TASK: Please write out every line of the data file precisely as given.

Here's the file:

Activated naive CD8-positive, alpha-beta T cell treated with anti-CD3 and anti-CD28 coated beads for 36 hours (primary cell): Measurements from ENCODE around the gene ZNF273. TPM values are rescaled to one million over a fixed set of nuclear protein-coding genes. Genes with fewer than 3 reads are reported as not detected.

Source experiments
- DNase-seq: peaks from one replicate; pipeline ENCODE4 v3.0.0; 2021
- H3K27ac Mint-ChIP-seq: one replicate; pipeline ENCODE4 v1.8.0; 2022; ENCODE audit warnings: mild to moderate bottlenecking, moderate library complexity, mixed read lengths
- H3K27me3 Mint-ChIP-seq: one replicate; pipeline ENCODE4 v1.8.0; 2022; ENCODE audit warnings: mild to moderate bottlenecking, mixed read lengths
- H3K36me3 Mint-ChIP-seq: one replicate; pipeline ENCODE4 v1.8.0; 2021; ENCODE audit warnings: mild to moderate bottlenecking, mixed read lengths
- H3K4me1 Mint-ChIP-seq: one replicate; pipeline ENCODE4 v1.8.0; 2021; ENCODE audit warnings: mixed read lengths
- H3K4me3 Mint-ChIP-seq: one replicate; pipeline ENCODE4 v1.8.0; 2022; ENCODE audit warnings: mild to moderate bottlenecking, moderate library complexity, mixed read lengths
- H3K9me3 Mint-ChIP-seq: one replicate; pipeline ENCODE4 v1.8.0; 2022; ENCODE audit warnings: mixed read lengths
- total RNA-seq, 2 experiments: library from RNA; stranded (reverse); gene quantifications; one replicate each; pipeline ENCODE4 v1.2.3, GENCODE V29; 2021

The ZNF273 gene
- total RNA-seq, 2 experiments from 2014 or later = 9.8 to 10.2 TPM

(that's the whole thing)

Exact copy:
Activated naive CD8-positive, alpha-beta T cell treated with anti-CD3 and anti-CD28 coated beads for 36 hours (primary cell): Measurements from ENCODE around the gene ZNF273. TPM values are rescaled to one million over a fixed set of nuclear protein-coding genes. Genes with fewer than 3 reads are reported as not detected.

Source experiments
- DNase-seq: peaks from one replicate; pipeline ENCODE4 v3.0.0; 2021
- H3K27ac Mint-ChIP-seq: one replicate; pipeline ENCODE4 v1.8.0; 2022; ENCODE audit warnings: mild to moderate bottlenecking, moderate library complexity, mixed read lengths
- H3K27me3 Mint-ChIP-seq: one replicate; pipeline ENCODE4 v1.8.0; 2022; ENCODE audit warnings: mild to moderate bottlenecking, mixed read lengths
- H3K36me3 Mint-ChIP-seq: one replicate; pipeline ENCODE4 v1.8.0; 2021; ENCODE audit warnings: mild to moderate bottlenecking, mixed read lengths
- H3K4me1 Mint-ChIP-seq: one replicate; pipeline ENCODE4 v1.8.0; 2021; ENCODE audit warnings: mixed read lengths
- H3K4me3 Mint-ChIP-seq: one replicate; pipeline ENCODE4 v1.8.0; 2022; ENCODE audit warnings: mild to moderate bottlenecking, moderate library complexity, mixed read lengths
- H3K9me3 Mint-ChIP-seq: one replicate; pipeline ENCODE4 v1.8.0; 2022; ENCODE audit warnings: mixed read lengths
- total RNA-seq, 2 experiments: library from RNA; stranded (reverse); gene quantifications; one replicate each; pipeline ENCODE4 v1.2.3, GENCODE V29; 2021

The ZNF273 gene
- total RNA-seq, 2 experiments from 2014 or later = 9.8 to 10.2 TPM